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Unionists Warn Against Downplaying Impact of EBA Withdrawal


Moeun Tola, executive director of the Center for Alliance of Labor and Human Rights (CENTRAL), waved in front of the Phnom Penh Municipal Court, Phnom Penh, Cambodia, May 25, 2018. (Hul Reaksmey/VOA Khmer)

The government has responded by playing down its dependence on EU trade, despite warnings from the industry and workers’ associations.

Unionists in Cambodia have warned that officials’ attempts to downplay the importance of trade ties with the European Union are not taking seriously the impact that the impending withdrawal of preferential trading arrangements will have on workers.

The EU announced this week that it had set in motion an 18-month process to withdraw Cambodia from its Everything But Arms (EBA) trading scheme, which allows the world’s least developed countries tariff-free access to EU markets.

The government has responded by playing down its dependence on EU trade, despite warnings from the industry and workers’ associations.

The EU can withdraw countries from the scheme if they breach a number of international conventions.

Moeun Tola, executive director of Center for Alliance of Labor and Human Rights (CENTRAL), said losing Cambodia’s EBA membership would be devastating for workers.

“When our economic growth keeps rising, we may perhaps be able to pay tax or reduce corruption. When our competitiveness is improved, it means we can stand on our own,” he said.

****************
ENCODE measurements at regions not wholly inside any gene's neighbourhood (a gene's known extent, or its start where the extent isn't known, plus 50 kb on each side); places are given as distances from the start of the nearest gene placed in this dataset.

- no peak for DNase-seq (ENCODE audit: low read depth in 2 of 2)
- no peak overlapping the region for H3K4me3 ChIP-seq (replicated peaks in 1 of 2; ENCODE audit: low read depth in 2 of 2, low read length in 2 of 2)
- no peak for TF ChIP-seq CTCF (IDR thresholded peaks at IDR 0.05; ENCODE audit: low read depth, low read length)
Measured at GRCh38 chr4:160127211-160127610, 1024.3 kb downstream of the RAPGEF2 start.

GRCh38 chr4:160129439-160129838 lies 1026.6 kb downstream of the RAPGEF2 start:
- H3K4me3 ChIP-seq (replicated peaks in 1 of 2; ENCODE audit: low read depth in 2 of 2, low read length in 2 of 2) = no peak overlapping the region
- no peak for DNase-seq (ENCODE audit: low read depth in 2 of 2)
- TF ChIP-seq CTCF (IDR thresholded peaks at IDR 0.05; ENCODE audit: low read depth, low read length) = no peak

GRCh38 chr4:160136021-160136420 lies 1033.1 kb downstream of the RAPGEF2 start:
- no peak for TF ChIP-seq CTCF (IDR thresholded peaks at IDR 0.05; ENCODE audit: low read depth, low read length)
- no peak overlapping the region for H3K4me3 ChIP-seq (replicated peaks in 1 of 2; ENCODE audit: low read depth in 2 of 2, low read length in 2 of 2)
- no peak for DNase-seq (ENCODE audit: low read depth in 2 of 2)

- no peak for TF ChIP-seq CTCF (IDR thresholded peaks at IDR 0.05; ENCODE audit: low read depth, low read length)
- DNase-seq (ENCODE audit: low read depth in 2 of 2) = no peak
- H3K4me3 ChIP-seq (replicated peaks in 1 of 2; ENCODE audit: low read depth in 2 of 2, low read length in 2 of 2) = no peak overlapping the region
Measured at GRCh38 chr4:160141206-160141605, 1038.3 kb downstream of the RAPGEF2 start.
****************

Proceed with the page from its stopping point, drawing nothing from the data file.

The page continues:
Prime Minister Hun Sen has responded by saying that Cambodia must break free from its reliance on foreign aid, which has underwritten the Cambodian economy since the fall of the Khmer Rouge in 1979.

In January, Vongsey Visoth, a secretary of state at the finance ministry, was quoted in local media as saying that the “inevitable” withdrawal of the EBA meant Cambodia must conduct widespread economic reforms to attract foreign businesses.

He said Cambodia could remain competitive despite having to pay tax on its EU exports.

But Tola said Cambodia would struggle to compete against others in the region due to its reliance on imports of raw materials.

“So it’s difficult for investors to reduce production costs,” he said, suggesting this could lead factory owners to reduce wages, which in turn could lead to social unrest.

Pav Sina, president of the Collective Union of Movement of Workers (CUMW), said allowing the EBA to be withdrawn would “create a change but lose another”.

“If we keep what we have and create another chance, it means that will doubly profit,” he said.

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